In Pakistan, Hindu and Christian women are particularly vulnerable to these crimes because of the societal marginalization and the lack of legal protections for religious minorities. They not only bear the brunt of the blasphemy law but are also victims of forced conversion and marriage. These minority young women are forcefully converted into Islam and marriage, generally in the form of bonded labour. On this cause, several independent institutions, including the National Commission of Justice and Peace and the Human Rights Commission of Pakistan, estimated that nearly 1,000 young women are forcibly converted to Islam each year; after being kidnapped, forcibly married, and subjected to rape.

The apathy towards women remains long drawn as these women can barely reach out to the police, since in most cases, particularly in Punjab and Sindh provinces, the police were seen as being complicit with political leaders and the accused in cases of forced marriage and conversion. Local police investigation is generally either flawed or is in connivance with accused who creates pressure on the lady to deny any coercion. Blasphemy cases also face delay tactics including transfer of judges, prosecution witnesses not coming forward during trial and lawyers’ reluctance to present such cases.

Pakistan, literally meaning the land of the pure, is comprised of 97 per cent Muslims. The country is characterized by numerous self-avowed vigilantes of religion and self-declared guardians of the Islamic faith who often tend to cause chaos to promote their own political agenda, polarize the population and benefit in elections. Blasphemy charges can also take a toll on a person’s mental health along with impacting his existence in society. For instance, Junaid Hafeez, a former English lecturer from Multan, is one such victim among nearly 80 individuals to have faced alleged blasphemy charges. The USCIR in 2019 had highlighted in its report that “Hafeez has experienced extreme trauma to his mental and physical health, in part fuelled by death threats against himself, his family, and his lawyers; his previous defense counsel was murdered in May 2014.” It further observed that the “lengthy trial is now on its eighth judge and the prosecution has repeatedly failed to produce evidence of the alleged blasphemy.”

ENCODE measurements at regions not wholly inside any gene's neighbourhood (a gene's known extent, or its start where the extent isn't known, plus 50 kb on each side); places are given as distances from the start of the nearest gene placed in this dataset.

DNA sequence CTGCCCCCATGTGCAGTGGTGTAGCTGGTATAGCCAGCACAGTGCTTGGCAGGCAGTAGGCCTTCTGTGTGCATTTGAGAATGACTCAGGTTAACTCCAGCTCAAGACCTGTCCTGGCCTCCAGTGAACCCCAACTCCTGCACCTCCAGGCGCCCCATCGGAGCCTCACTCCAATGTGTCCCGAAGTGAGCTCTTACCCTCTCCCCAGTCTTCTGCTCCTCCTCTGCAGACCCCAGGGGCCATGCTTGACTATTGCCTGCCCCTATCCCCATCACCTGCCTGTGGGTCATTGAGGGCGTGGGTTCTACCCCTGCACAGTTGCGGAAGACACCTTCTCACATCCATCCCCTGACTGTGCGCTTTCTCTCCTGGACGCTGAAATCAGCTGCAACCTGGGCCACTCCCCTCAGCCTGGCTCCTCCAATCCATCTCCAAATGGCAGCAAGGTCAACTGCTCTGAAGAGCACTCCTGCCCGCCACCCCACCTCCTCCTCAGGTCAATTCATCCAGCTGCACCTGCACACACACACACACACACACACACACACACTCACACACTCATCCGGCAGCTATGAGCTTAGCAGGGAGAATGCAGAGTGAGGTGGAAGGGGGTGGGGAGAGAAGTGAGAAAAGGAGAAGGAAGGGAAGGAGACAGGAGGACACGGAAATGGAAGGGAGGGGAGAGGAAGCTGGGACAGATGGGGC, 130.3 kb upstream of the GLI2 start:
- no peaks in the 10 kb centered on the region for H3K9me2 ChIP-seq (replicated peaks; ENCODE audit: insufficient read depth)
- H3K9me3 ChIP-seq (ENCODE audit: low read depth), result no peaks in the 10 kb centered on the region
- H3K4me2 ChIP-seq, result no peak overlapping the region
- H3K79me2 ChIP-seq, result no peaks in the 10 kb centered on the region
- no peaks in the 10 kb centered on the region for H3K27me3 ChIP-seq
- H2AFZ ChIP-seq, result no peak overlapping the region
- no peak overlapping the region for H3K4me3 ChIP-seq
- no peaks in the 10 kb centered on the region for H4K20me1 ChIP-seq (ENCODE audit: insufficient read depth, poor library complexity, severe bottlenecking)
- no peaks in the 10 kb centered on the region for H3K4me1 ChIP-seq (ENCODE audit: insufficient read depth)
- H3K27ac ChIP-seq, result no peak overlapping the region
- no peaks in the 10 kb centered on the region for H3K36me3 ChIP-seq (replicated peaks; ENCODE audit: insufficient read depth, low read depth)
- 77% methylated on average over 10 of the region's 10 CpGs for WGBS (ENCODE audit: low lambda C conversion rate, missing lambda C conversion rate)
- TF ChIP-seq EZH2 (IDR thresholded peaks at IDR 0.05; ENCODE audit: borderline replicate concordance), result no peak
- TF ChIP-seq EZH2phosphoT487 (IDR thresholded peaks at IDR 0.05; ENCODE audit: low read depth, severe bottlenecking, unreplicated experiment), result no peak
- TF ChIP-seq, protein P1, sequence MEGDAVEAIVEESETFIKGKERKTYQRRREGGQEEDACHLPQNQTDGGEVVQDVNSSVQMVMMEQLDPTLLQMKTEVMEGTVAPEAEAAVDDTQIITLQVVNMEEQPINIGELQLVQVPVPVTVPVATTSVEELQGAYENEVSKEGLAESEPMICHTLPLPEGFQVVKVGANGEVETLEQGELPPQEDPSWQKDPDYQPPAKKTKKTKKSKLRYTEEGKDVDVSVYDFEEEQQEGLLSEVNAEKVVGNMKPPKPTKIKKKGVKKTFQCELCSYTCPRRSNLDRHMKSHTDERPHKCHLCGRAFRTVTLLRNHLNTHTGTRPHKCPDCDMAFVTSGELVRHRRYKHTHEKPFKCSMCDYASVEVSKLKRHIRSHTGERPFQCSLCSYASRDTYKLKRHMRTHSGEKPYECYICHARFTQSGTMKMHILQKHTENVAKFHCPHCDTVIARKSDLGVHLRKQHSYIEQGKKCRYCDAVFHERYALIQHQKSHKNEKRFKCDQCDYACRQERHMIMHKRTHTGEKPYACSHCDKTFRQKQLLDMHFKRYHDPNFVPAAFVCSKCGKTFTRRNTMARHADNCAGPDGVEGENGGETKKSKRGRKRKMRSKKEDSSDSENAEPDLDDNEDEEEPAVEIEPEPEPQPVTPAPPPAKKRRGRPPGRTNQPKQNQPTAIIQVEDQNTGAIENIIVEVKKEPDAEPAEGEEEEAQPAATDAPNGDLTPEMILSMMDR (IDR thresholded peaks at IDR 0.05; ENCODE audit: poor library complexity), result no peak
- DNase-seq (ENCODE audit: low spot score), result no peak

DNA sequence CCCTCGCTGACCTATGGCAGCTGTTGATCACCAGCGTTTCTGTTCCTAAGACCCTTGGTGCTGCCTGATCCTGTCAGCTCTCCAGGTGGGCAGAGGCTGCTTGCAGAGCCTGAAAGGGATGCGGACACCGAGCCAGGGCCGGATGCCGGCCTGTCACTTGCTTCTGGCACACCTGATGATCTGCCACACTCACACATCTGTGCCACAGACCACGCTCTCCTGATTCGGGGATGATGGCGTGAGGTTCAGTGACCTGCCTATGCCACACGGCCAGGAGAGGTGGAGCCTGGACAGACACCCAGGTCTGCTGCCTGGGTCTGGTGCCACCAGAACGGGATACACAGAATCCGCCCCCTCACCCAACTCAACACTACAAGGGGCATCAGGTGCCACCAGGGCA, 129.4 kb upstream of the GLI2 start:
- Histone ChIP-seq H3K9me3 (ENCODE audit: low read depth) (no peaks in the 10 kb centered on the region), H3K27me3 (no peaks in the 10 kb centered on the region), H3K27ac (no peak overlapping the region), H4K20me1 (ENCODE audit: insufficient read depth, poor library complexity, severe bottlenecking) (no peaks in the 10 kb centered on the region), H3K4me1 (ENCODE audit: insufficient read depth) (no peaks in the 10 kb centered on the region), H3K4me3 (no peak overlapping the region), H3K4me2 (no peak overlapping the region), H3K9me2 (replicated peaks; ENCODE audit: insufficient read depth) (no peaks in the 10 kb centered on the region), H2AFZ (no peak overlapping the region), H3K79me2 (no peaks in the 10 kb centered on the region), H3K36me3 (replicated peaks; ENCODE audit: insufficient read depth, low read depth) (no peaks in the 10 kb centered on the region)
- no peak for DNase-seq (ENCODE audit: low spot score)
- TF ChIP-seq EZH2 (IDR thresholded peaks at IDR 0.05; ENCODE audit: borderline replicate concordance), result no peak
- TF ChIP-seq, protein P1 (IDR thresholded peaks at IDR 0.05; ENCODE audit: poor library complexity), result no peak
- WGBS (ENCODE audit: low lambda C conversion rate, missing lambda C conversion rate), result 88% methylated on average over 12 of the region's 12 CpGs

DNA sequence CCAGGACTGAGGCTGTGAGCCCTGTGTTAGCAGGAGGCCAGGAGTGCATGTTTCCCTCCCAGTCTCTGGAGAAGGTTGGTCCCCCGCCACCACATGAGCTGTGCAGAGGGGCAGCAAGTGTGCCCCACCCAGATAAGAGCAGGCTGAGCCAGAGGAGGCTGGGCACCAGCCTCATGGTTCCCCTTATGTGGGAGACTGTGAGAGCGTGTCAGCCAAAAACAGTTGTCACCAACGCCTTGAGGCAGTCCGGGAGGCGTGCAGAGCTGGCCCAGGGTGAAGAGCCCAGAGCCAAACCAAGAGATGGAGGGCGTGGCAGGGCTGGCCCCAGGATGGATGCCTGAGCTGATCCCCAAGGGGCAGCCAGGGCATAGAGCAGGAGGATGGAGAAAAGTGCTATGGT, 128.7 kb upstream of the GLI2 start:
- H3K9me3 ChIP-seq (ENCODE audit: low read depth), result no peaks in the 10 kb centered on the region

In Pakistan, blasphemy laws are also used to criminalize religious conversion and proselytization, thereby limiting the rights of religious minorities. Simply put, the state of blasphemy in Pakistan is such that, if someone wishes to express views publicly or leave Islam, they could face the death penalty, mob violence, incarceration and extra-judicial violence. It is time the world sits up and takes notice of not only these laws which are a violation of the human rights to freedom of thought and expression but also of the logic that supports them which is narrow, perverted, and an abuse of human freedom and intellect.

About the Author
Fabien Baussart is the President of CPFA (Center of Political and Foreign Affairs)